What is an interactive voice response (IVR) system?
An IVR allows a call center or telephone system to communicate with a telephone caller and instructs the caller to select from a number of self-service menu options. The database of options generally consists of prerecorded messages called “prompts.” A caller’s input is either a telephone keypad entry or their voice.
Have you ever called a company’s support line and been asked to press 1 for “blank”, 2 for “blank”? Or maybe the system gives you the opportunity to speak something verbally such as a word, e.g. Sales, or a free-form sentence, “I want to speak to Erica in Sales”. An IVR system is what powers that interaction.
IVR solutions make contact and call center operations more efficient by allowing customers to independently resolve simple inquiries. The IVR system guides callers to answers, so live agents aren’t bogged down by every inbound call and are more available to handle high-priority, complex calls.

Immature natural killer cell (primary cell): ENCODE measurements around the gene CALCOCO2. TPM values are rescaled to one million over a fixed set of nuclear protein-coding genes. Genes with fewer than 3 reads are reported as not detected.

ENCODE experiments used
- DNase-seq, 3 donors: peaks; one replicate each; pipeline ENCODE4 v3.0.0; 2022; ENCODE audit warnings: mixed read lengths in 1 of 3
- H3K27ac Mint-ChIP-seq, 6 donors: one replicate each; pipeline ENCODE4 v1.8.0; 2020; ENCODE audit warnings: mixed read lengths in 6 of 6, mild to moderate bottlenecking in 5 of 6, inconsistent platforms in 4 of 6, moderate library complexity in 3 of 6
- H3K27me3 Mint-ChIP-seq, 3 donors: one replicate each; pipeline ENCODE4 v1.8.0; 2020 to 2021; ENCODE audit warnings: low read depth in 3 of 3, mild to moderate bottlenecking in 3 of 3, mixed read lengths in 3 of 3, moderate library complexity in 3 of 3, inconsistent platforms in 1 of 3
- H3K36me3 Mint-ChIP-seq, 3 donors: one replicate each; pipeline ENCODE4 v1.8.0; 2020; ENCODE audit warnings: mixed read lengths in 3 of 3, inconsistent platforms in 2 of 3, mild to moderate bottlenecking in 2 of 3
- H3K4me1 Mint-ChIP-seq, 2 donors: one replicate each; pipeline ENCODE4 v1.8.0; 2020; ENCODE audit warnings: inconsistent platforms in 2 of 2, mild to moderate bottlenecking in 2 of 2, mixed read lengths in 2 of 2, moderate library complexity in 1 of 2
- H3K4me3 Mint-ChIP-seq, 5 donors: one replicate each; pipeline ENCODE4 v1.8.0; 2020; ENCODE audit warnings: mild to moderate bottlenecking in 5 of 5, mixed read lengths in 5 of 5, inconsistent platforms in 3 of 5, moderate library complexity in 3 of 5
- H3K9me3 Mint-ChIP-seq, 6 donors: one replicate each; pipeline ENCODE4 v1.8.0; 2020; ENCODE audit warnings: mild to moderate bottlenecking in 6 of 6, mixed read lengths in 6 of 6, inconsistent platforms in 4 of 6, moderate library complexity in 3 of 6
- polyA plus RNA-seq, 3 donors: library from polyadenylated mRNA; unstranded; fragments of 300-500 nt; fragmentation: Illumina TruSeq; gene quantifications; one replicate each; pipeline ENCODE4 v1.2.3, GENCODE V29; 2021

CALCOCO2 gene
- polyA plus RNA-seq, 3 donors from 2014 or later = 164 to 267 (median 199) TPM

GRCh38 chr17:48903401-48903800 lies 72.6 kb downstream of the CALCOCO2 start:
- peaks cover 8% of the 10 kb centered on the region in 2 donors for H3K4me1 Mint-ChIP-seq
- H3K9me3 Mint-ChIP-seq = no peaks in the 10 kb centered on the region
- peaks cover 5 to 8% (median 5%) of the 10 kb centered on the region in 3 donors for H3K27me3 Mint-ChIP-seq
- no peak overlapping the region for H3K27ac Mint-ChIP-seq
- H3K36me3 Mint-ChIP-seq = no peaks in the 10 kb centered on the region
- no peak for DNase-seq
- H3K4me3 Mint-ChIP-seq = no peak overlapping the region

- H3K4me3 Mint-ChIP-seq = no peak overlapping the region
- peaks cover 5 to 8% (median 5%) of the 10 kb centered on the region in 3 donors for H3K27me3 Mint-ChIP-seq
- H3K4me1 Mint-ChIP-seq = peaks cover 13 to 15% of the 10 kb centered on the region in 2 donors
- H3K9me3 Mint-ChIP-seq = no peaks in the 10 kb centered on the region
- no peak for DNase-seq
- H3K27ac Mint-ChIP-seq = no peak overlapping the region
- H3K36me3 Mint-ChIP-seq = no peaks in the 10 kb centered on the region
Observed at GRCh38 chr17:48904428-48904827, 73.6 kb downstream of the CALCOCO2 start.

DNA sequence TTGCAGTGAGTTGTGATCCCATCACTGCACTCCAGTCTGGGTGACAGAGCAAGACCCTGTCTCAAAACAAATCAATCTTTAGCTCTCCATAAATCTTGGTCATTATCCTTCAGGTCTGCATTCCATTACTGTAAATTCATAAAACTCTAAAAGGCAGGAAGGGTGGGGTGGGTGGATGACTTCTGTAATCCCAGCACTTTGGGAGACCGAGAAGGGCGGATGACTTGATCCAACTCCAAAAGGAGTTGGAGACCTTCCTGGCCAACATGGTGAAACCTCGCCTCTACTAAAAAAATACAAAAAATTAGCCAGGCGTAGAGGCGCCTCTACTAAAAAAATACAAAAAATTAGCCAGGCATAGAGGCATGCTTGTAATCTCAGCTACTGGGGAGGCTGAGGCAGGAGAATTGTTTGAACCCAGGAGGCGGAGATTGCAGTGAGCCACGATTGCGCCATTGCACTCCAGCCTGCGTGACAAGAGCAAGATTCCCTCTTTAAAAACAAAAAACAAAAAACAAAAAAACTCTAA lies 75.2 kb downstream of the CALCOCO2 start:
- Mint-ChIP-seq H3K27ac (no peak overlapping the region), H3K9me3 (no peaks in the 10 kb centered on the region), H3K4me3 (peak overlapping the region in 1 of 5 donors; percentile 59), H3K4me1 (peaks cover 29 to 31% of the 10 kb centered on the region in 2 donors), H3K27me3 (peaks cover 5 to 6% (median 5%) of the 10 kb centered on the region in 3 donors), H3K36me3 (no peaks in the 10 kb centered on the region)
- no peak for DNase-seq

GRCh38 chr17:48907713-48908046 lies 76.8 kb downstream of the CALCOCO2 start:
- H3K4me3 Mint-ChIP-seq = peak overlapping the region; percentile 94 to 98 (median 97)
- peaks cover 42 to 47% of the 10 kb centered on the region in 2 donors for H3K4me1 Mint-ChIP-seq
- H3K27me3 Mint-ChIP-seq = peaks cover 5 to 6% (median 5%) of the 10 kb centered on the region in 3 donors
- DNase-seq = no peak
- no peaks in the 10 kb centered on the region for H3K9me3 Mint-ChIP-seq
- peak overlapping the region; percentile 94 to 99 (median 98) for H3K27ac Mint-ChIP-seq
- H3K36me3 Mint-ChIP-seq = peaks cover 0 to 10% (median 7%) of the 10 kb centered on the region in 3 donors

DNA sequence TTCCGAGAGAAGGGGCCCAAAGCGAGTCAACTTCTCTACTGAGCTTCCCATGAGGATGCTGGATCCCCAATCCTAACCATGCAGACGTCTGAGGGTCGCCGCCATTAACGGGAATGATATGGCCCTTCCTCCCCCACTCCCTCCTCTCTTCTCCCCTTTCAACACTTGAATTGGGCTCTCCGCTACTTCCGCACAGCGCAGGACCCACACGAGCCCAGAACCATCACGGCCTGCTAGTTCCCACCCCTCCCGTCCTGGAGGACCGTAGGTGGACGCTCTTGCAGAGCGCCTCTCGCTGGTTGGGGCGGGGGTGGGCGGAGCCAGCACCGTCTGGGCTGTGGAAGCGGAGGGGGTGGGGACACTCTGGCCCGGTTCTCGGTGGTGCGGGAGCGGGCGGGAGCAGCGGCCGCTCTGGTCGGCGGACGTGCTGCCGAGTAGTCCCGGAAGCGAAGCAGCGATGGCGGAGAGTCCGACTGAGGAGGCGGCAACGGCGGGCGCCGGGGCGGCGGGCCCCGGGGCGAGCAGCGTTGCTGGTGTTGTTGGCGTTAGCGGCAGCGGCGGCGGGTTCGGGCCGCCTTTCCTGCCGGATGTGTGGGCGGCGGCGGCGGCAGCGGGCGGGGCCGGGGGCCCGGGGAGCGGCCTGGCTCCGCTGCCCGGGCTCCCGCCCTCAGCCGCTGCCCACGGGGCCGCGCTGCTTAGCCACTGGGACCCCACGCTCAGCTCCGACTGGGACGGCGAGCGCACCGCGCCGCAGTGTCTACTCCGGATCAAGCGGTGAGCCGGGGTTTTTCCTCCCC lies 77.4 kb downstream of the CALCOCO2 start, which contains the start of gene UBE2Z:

An IVR interprets a caller’s input and performs an action based on newly gathered information and a predefined algorithm. Depending on the complexity of the menu, the caller is asked to input some information. This input can include pressing a specific number or providing their name, account number, or other identifying information, or selecting a basic option like “account balance” or “get store hours.” Advanced IVRs, often called smart IVRs, voicebots, or virtual agents, can take whole sentences and understand the customer’s intent.
After establishing caller intent, the IVR software determines the next course of action, such as guiding a caller further into the self-service menu or directly addressing their query. In scenarios where there is no suitable selection within the digital self-service menu, the system will route calls to a live agent for issue resolution.
Caller dials into customer service